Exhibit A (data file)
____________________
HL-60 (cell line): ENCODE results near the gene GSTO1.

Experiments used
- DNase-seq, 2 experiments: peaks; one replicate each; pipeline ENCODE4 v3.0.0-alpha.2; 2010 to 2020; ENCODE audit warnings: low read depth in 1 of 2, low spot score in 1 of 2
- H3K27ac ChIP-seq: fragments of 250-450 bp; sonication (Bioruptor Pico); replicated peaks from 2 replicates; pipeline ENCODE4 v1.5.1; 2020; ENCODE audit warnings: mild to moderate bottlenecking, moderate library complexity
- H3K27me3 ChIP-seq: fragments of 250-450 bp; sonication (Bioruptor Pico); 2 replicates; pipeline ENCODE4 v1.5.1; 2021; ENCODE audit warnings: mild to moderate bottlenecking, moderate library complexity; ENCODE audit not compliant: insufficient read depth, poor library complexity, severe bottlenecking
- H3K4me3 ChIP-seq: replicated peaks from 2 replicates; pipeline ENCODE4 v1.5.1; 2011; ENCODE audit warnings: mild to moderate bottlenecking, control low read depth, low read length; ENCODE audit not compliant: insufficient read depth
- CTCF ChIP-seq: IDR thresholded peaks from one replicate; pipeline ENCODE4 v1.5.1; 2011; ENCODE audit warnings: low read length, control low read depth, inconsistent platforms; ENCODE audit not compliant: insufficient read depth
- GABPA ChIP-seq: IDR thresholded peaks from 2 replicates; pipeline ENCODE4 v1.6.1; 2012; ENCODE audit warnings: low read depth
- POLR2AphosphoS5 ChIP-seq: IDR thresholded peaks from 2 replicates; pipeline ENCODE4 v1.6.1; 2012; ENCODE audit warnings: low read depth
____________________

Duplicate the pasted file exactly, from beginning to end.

HL-60 (cell line): ENCODE results near the gene GSTO1.

Experiments used
- DNase-seq, 2 experiments: peaks; one replicate each; pipeline ENCODE4 v3.0.0-alpha.2; 2010 to 2020; ENCODE audit warnings: low read depth in 1 of 2, low spot score in 1 of 2
- H3K27ac ChIP-seq: fragments of 250-450 bp; sonication (Bioruptor Pico); replicated peaks from 2 replicates; pipeline ENCODE4 v1.5.1; 2020; ENCODE audit warnings: mild to moderate bottlenecking, moderate library complexity
- H3K27me3 ChIP-seq: fragments of 250-450 bp; sonication (Bioruptor Pico); 2 replicates; pipeline ENCODE4 v1.5.1; 2021; ENCODE audit warnings: mild to moderate bottlenecking, moderate library complexity; ENCODE audit not compliant: insufficient read depth, poor library complexity, severe bottlenecking
- H3K4me3 ChIP-seq: replicated peaks from 2 replicates; pipeline ENCODE4 v1.5.1; 2011; ENCODE audit warnings: mild to moderate bottlenecking, control low read depth, low read length; ENCODE audit not compliant: insufficient read depth
- CTCF ChIP-seq: IDR thresholded peaks from one replicate; pipeline ENCODE4 v1.5.1; 2011; ENCODE audit warnings: low read length, control low read depth, inconsistent platforms; ENCODE audit not compliant: insufficient read depth
- GABPA ChIP-seq: IDR thresholded peaks from 2 replicates; pipeline ENCODE4 v1.6.1; 2012; ENCODE audit warnings: low read depth
- POLR2AphosphoS5 ChIP-seq: IDR thresholded peaks from 2 replicates; pipeline ENCODE4 v1.6.1; 2012; ENCODE audit warnings: low read depth